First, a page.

You're basically correct in your views but it's rarely worth spending much time to correct.
If you are determined to try to force him/her to file a proper answer, the avenue is a motion to strike the answer and enter a default.
A motion for summary judgment-- while time consuming-- will force a full disclosure of their position in detail.
The correct approach would require an attorney to learn the details of the claims and defenses, and the proofs on both sides. Unless they're...
There are several issues. The NY attorney may risk criticism for doing as you propose, but I see nothing that prevents his participation as your associate counsel. More than one attorney can take part on behalf of a party at virtually any stage.
I am also unaware of anything preventing his asking questions via a talephone connection during the deposition. The worst thing that can happen-- I would think, and without seriously researching the point-- is that the opposing counsel may refuse to...
As the other respondents correctly note, your question is one that is very fact-sensitive. The precise contract terms and the overall fairness of restricting your post-employment opportunities and ability to earn a living are elements that must be considered. Another factors ares the cost a litigating and the effect on your subsequent employment.
You need to sit with someone who can help you evaluate all the many consideration and advise you after all these factors are known and discussed.
My understanding is that as long as you have not formed a business entity and continue to be free and available for full time employment, and are seeking it, you remain eligible to collect Unemployment benefits.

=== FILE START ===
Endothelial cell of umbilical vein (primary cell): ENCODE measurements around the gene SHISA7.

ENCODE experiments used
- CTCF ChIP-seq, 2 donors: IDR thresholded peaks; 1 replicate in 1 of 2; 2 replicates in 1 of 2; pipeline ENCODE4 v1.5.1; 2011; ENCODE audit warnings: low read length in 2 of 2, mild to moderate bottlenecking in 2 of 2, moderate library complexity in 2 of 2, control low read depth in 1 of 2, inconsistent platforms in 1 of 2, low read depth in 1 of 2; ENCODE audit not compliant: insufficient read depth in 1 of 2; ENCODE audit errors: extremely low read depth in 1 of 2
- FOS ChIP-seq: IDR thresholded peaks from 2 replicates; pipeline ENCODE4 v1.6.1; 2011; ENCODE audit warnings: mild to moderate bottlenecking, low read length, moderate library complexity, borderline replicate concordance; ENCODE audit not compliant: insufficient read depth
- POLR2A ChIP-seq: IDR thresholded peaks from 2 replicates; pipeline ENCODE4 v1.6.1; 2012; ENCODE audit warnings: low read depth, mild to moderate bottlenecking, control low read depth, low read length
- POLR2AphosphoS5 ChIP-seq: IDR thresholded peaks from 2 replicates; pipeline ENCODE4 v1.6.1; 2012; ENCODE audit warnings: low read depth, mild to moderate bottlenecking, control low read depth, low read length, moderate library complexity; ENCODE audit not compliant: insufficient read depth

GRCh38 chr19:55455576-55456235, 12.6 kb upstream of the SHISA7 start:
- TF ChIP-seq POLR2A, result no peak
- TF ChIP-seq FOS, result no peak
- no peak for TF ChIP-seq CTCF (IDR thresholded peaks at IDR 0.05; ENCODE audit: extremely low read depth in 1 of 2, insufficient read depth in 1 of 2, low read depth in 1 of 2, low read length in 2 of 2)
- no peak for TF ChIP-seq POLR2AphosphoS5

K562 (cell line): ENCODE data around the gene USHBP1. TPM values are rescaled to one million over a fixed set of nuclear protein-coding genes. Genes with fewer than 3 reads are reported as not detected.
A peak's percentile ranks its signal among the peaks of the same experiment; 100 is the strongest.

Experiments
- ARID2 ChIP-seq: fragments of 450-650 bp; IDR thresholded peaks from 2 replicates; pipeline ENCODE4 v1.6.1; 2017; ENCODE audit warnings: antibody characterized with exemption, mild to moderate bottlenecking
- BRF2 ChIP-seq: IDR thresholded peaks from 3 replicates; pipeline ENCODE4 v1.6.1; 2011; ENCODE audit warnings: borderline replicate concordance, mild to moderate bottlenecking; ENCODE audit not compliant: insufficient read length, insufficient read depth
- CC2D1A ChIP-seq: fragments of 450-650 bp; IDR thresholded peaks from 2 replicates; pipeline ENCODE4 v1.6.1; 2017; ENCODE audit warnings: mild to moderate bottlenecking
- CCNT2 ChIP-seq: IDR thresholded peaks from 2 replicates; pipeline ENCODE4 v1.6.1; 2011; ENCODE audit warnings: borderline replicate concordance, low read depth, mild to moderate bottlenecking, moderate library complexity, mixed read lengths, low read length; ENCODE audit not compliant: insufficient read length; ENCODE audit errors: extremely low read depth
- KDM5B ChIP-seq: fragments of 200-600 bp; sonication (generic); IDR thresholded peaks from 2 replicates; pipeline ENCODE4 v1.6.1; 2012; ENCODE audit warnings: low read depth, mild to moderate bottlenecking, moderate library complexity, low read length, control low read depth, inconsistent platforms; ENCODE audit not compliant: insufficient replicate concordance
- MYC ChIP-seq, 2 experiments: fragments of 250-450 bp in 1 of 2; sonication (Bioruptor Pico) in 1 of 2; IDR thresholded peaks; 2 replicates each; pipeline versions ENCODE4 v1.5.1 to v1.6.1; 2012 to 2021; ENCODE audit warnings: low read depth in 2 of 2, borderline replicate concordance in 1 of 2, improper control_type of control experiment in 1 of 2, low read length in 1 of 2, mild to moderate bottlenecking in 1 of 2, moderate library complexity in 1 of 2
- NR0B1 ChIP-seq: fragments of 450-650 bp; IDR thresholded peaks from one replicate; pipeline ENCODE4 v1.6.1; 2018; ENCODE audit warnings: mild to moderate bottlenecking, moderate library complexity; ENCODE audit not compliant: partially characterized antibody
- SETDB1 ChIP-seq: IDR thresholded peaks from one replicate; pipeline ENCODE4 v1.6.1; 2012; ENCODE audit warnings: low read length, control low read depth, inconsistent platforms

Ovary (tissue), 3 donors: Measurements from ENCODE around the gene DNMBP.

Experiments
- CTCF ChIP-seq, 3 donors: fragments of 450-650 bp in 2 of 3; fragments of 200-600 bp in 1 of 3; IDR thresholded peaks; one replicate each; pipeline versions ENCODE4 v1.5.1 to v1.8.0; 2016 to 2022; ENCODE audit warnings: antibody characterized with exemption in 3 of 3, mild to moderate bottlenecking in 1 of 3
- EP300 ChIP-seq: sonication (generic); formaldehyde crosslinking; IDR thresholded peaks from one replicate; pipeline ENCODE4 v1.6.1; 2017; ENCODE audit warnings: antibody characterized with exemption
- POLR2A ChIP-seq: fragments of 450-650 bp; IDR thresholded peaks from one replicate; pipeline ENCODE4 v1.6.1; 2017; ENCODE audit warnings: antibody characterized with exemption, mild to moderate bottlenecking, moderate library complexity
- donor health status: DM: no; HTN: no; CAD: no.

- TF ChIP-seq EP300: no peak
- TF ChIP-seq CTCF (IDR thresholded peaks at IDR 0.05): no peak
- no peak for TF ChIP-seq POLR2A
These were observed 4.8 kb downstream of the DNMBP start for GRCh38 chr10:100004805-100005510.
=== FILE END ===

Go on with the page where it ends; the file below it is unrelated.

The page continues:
The correct form of action would be a suit for injunction and an accounting for any profits wrongfully generated. The proofs of damages may be difficult to establish and quantify, however.
There are many questions that must be addressed before anyone can say whether your manual is sufficiently proprietary to be protectable in court.
Is it unique? Is the information generally known in the industry? Is its use unfair as a basis for competition?
You really should meet to discuss this in...
I'd love to do it myself-- I do both plaintiffs' and defense work in employment law, am certified as a civil trial lawyer, and have over 45 years at the bar-- but I'm not certified as a mediator.
Call if you want some other ideas.
Good question. The answer is "none" unless there is a credible allegation of discriminatory or retaliatory motive as the real reason. The the employer had better articulate and, if you sue, prove a legitimate reason for termination.
The short answer is yes, unless the emplopyer's motives are illegally discriminatory or retaliatory under the governing law, or violate a clear mandate of public policy.
The answers to these questions are very fact sensitive and the inquiry is rarely simple.